Partner with Integrated Child Development Scheme (ICDS) to improve nutrition for all in Bihar.

We engage with health and ICDS programs of the state government to improve the coverage of a range of RMNCHN (Reproductive, Maternal, Newborn Child plus Adolescent Health) interventions at scale, using creative yet replicable ways of improving frontline worker performance, appropriate to the challenging context: sharply defined intervention priorities, better tools, and job aids, skill-building, improved last-mile supervision.

Our Activities

In addition to direct technical assistance at frontline operational levels, the sustainable change required that we catalytically engage the two programs to:

  • Improve public health leadership and managerial skills.
  • Sharpen focus on outcomes and gain the ability to use data and be driven by evidence and strengthened internal accountability.
  • Strengthen core systems within both programs to provide an enabling environment for effective implementation of RMNCHN interventions.

The interventions include:

  • Weak Newborn Tracking: Including mechanisms of mentoring, supervising, and supporting FLWs to focus on delivering services and support equitably to all families, robust name-based tracking systems, logistics for ensuring supplies at the last mile.
  • ICT/mobile app: The Ministry of Women and Child Development has pushed an ambitious plan to scale up the CAS-ICT-RTM mobile app across the country, beginning with using World Bank assistance funds to provide smartphones to AWW in 8 states (including Bihar), with CARE supporting the rollout in all states.
  • VHSND platform: The TSU, under a smaller separate grant, attempted to explore another channel to promote FLW-family interactions, besides home visits, since FLWs could not be persuaded to increase home visits.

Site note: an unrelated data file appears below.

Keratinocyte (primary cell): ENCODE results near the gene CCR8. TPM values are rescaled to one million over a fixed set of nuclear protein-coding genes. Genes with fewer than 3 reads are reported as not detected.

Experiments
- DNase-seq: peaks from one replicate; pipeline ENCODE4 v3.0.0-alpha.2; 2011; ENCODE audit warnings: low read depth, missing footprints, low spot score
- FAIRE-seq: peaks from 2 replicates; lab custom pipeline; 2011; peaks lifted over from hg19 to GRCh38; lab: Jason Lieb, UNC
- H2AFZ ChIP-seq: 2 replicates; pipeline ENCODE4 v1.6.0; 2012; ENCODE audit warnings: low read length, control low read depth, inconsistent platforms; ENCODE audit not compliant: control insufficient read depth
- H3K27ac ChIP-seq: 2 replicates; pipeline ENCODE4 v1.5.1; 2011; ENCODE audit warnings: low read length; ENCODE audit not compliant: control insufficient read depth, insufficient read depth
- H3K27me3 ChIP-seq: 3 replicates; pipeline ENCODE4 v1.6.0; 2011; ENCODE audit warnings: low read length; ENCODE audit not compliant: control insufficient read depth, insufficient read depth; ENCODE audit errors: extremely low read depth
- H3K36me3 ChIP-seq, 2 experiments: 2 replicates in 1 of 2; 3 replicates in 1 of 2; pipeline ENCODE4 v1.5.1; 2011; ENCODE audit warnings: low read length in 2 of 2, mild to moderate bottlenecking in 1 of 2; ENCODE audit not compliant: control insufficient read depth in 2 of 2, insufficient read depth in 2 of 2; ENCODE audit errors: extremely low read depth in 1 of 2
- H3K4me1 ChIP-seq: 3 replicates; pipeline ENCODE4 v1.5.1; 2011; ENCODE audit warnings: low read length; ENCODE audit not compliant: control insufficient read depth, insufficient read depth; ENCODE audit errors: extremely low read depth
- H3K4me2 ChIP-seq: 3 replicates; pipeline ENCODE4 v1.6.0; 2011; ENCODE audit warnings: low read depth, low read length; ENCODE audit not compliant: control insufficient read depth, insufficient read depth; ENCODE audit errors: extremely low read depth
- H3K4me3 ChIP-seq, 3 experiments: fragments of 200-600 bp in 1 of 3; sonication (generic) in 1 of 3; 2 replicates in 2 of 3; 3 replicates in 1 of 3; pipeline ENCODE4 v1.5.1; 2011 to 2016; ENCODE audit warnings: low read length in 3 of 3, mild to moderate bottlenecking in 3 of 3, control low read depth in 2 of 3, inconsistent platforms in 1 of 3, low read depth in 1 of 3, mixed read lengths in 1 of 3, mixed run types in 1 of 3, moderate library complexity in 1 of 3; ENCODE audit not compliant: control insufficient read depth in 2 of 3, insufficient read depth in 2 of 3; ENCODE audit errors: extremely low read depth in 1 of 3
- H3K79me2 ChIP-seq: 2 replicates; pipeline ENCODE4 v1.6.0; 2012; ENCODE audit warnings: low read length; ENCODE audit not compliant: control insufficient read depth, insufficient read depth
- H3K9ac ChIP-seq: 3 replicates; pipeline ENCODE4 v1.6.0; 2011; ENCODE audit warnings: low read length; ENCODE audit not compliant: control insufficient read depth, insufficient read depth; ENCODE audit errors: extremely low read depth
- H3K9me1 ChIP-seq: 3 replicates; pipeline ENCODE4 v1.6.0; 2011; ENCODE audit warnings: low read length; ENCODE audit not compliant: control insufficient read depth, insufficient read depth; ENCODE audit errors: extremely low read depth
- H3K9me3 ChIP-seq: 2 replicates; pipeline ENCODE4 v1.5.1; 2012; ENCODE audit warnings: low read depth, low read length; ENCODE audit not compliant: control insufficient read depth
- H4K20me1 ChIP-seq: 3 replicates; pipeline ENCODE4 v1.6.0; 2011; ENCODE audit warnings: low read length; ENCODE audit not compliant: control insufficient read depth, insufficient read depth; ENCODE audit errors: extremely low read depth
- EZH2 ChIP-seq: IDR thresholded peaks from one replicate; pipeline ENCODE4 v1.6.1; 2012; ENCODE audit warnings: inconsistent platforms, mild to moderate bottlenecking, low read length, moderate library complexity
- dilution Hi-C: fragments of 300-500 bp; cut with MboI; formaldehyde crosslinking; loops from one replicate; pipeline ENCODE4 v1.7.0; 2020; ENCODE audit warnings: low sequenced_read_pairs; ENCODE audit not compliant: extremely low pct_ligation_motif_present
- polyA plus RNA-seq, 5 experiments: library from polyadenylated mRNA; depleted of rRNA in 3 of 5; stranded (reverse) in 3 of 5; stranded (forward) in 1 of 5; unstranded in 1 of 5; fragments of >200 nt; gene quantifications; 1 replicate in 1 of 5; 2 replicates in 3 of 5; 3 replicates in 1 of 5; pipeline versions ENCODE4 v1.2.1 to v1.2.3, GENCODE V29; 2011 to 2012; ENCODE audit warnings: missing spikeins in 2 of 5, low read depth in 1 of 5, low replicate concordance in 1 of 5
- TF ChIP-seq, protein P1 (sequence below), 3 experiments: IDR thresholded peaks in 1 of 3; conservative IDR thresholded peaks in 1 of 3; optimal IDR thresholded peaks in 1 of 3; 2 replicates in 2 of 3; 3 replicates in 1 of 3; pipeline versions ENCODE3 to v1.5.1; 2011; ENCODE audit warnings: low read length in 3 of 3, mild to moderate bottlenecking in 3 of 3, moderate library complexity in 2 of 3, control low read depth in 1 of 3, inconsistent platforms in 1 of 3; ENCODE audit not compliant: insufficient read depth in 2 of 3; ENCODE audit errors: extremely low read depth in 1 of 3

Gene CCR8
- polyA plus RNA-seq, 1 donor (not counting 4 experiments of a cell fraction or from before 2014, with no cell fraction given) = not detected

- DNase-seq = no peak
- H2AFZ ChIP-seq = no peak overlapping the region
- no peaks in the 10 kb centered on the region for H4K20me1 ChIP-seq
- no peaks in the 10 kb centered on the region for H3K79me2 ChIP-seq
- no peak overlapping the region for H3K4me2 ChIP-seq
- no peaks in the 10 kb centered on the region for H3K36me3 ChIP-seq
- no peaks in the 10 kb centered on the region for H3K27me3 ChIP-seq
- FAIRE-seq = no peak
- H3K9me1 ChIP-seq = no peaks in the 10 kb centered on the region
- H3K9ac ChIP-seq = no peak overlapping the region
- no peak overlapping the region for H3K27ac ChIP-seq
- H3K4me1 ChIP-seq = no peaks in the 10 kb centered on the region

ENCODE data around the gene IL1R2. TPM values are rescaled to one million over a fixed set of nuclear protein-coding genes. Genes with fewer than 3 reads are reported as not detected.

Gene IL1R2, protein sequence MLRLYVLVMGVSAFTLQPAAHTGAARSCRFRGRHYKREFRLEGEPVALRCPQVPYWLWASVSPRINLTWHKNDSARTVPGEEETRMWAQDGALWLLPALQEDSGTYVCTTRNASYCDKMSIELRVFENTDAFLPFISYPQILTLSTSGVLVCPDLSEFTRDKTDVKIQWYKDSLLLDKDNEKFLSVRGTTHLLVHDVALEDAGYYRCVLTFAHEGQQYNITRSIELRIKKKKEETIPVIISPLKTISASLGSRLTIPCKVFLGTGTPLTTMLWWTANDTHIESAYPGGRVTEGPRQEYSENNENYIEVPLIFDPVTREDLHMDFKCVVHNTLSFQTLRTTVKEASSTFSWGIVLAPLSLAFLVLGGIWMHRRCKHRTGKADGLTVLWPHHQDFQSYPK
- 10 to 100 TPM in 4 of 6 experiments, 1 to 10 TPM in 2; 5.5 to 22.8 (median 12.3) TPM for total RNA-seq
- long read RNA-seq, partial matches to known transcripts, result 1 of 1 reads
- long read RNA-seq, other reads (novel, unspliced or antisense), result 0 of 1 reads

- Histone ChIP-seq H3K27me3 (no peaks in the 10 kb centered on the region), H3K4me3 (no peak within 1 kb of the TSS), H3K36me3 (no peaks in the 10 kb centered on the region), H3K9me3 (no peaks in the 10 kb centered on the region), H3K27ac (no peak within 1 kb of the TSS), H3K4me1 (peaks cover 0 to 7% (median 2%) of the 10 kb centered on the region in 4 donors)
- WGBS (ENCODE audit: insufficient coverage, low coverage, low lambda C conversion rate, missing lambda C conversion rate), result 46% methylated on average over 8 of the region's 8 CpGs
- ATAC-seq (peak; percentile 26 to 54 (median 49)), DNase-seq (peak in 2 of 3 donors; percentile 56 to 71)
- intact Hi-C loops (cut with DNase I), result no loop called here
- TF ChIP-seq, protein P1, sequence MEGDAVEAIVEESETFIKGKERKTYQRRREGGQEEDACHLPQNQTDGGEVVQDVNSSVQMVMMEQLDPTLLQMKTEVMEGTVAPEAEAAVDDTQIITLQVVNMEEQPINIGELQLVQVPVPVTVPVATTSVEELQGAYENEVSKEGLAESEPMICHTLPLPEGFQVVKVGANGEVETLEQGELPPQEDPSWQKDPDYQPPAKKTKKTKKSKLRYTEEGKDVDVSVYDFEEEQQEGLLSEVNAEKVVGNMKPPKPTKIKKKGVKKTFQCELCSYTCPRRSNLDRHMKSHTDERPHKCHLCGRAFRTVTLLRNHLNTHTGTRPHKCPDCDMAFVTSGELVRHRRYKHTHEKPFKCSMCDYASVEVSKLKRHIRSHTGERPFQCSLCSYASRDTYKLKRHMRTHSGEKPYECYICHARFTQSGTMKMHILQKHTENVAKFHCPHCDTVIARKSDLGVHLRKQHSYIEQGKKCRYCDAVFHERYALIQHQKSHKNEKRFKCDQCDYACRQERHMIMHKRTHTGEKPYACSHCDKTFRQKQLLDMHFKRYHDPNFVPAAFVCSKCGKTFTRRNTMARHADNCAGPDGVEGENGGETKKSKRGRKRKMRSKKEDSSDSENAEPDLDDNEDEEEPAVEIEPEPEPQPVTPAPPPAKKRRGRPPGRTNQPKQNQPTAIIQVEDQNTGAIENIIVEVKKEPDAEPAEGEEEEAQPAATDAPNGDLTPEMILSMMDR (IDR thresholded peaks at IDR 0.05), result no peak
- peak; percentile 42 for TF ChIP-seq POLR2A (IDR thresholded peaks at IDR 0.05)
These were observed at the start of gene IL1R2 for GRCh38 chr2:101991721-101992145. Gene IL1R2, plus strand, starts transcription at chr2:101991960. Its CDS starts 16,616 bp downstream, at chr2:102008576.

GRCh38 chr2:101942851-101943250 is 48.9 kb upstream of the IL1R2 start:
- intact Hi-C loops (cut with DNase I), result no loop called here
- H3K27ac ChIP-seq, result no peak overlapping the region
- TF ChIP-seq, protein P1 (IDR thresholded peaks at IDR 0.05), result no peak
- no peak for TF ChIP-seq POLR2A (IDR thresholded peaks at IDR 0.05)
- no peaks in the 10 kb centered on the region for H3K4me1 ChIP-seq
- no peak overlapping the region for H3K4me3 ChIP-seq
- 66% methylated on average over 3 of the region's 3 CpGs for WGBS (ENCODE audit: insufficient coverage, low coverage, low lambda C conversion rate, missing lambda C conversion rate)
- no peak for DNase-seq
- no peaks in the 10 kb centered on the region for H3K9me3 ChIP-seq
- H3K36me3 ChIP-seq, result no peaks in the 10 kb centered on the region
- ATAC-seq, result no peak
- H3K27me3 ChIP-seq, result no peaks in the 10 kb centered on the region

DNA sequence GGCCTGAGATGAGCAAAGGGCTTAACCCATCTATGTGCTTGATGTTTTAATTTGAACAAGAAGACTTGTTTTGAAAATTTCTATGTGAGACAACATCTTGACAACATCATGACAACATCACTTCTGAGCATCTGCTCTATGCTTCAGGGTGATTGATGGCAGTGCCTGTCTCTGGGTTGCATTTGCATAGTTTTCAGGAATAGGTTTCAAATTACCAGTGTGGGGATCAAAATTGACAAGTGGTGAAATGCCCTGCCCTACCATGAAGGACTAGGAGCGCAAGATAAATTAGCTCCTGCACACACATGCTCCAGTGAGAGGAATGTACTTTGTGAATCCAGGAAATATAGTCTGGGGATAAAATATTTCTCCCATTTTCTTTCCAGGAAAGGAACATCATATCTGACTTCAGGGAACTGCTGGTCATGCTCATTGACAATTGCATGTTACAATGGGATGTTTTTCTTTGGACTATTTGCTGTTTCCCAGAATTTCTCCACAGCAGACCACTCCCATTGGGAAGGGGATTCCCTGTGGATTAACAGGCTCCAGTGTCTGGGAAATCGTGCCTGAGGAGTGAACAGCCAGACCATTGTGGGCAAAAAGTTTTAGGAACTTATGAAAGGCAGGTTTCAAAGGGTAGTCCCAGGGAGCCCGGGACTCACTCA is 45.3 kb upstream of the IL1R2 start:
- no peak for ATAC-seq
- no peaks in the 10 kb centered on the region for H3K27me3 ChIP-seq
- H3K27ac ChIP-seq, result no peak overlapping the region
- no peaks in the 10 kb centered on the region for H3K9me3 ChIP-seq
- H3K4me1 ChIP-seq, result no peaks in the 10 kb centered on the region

• Incremental Learning Approach (ILA): ILA continues to be the main approach for FLW capacity building in the state.
  • Weekly CF Practice-together Days (Upari Aahar Abhyas Diwas): TSU nutrition team has been able to conceptualise and get rolled out at scale the new initiative for more frequent contacts between 7 to 9 months to enable establishing of appropriate CF and feeding norm for each child.


  • The proportion of very low birth weight babies identified at the facility receiving KMC at home has gone from 4% to 29% by 2019.
  • First-month mortality among identified preterm/ low birth weight babies has reduced from 20.8% to 15.5% by 2019.
  • The initiation of complementary feeding has increased from 47% in 2014 to 56% in 2019. The frequency of complementary feeding has increased from 38% in 2014 to 57% in 2019.
  • Timely initiation of breastfeeding (within one hour) has gone from 73% in 2014 to 86% in 2019.
  • Exclusive breastfeeding among 0-2 months has increased from 68% in 2014 to 80% in 2019.
  • Home visits showed an increase after several years and more AWWs were reported to have visited mothers at home.



One of our flagship projects, KHUSHI works towards strengthening the functionality and quality of service delivery of government’s Integrated Child Development Services (ICDS) Program to improve the health and well-being of children below 6 years of age with a focus from marginalised communities in Chittorgarh district of Rajasthan.

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The project aims to improve the essential health and nutrition practices in the community by building knowledge, skills and motivation and creating an enabling environment in Bhavnagar and Sabarkantha, Gujarat. CARE India is undertaking this project in partnership with Action Against Hunger India.

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